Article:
After nine centuries, papyrus is making a comeback.
In ancient times papyrus, the first "paper," was second only to linen textiles as an Egyptian export and second to none as an influence on civilization. The Assyrians used it to record their triumphs, Charlemagne used it to keep his records and the Romans came to depend on it so extensively that when, in the reign of Tiberius, Egypt's papyrus crop failed, Roman commerce ground to a halt. Papyrus, indeed, was, until about the 12th century, a key element in the transmission and preservation of man's knowledge of religion, philosophy, literature, science, art, medicine and business.
In the eighth century, however, the Arabs conquered Samarkand and extracted from Chinese prisoners taken in the campaign a new formula for paper. This formula, which blended fibers from mulberry bark, bamboo stalks and rice straw, had been developed in China about 105 A.D. and was so much cheaper that when the Arabs conquered Egypt and introduced it the use of papyrus quickly began to decline.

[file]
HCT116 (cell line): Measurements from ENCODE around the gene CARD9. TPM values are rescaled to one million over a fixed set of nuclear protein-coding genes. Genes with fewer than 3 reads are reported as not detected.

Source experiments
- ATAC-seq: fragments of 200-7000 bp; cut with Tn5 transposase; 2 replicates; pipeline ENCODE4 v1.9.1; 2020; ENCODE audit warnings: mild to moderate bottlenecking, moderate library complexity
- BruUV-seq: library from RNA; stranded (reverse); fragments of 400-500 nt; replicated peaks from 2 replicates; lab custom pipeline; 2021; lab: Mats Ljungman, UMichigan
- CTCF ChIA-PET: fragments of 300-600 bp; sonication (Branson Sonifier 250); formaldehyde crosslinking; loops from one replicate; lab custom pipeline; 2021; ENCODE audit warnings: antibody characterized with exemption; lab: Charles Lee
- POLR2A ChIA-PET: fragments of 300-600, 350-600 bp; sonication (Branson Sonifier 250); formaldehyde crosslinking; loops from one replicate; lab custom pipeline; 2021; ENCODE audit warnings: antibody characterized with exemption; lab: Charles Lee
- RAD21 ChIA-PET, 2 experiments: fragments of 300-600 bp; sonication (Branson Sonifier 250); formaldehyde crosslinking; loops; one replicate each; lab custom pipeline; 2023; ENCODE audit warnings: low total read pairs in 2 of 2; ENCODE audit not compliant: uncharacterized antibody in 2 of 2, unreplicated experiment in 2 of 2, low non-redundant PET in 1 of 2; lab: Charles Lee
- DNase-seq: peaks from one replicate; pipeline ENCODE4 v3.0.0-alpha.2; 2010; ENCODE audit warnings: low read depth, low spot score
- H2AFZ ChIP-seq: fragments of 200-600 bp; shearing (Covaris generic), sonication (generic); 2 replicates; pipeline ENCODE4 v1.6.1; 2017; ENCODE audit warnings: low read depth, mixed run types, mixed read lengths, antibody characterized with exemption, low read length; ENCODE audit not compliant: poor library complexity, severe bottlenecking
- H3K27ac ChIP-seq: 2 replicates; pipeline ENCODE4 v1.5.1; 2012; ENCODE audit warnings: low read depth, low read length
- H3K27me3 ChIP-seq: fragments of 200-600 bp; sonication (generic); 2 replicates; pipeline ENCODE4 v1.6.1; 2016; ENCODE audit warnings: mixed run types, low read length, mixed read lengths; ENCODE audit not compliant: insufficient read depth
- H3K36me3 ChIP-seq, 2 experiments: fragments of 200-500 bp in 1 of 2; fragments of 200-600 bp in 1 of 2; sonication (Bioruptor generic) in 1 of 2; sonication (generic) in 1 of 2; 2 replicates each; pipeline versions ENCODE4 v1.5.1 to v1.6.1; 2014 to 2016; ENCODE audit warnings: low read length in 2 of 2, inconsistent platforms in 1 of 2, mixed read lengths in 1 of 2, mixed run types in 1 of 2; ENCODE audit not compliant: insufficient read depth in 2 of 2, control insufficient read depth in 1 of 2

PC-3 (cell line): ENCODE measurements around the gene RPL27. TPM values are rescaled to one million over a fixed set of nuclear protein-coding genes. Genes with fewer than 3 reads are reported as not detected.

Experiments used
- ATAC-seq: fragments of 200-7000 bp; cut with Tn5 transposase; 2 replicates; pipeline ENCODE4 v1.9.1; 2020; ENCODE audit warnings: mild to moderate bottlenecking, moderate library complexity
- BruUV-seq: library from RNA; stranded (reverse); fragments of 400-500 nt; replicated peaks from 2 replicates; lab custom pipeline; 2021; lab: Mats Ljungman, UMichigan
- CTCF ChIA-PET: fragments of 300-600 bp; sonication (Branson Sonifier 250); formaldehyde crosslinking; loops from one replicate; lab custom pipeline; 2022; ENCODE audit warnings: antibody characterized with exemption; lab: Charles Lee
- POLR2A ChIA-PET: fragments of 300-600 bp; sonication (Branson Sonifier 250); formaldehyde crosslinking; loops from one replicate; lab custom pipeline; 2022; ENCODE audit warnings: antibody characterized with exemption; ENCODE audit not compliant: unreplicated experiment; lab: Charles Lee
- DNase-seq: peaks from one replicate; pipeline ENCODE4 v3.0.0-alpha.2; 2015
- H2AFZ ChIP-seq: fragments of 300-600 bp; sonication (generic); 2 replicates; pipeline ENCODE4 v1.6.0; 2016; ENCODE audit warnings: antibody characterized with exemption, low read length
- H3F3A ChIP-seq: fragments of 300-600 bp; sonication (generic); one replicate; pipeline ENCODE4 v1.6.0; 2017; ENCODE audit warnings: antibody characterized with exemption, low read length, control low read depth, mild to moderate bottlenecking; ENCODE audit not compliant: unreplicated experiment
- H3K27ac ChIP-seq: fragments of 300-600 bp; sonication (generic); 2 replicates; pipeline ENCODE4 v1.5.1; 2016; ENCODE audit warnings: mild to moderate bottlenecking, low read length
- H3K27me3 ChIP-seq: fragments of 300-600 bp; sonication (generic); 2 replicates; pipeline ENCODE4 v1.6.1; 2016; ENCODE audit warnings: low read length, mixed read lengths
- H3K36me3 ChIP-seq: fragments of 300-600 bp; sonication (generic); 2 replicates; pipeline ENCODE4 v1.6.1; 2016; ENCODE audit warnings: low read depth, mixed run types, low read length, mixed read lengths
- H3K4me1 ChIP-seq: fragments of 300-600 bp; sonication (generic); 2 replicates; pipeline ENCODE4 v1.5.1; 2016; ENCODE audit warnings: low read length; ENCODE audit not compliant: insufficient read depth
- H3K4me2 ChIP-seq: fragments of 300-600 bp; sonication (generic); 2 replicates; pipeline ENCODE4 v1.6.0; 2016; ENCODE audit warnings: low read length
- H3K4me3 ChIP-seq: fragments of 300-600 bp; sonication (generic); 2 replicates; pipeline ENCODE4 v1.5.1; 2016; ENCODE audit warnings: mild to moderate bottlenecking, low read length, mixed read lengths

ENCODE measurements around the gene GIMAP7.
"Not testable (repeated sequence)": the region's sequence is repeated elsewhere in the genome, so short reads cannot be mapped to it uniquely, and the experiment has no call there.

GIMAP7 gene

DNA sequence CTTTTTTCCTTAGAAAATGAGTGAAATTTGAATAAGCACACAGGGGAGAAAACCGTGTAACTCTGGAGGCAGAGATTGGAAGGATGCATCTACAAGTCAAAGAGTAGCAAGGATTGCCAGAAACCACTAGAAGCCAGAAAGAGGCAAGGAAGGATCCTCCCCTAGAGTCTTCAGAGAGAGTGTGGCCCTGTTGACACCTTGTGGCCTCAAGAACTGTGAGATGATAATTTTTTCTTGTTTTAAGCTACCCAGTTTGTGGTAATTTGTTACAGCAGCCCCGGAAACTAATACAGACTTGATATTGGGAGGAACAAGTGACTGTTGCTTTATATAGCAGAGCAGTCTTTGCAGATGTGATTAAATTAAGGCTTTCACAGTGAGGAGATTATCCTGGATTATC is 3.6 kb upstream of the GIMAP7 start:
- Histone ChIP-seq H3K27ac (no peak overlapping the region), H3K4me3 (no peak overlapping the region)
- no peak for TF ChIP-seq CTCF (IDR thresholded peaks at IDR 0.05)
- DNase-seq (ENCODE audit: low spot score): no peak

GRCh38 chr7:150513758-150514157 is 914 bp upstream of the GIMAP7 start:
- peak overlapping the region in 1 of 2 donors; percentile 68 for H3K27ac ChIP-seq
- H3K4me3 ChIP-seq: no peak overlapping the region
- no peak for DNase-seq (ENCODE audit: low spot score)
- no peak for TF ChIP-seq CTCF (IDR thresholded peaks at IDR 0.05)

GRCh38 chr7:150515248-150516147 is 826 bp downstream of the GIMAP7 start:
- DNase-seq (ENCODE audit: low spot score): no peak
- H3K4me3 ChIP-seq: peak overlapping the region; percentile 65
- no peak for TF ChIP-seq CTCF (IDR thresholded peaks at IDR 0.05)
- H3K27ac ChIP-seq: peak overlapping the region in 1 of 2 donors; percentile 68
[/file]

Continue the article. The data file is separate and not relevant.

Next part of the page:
Even with Chinese paper in the field, papyrus held on for another 400 years. But as new techniques developed—paper making from rags, cotton fibers and then wood pulp—its value continued to lessen. And when irrigation and reclamation of land along the Nile for other agricultural purposes began to wipe out the once prolific papyrus plant, the game was up. Papyrus disappeared, and with it the closely guarded secret of how it was made.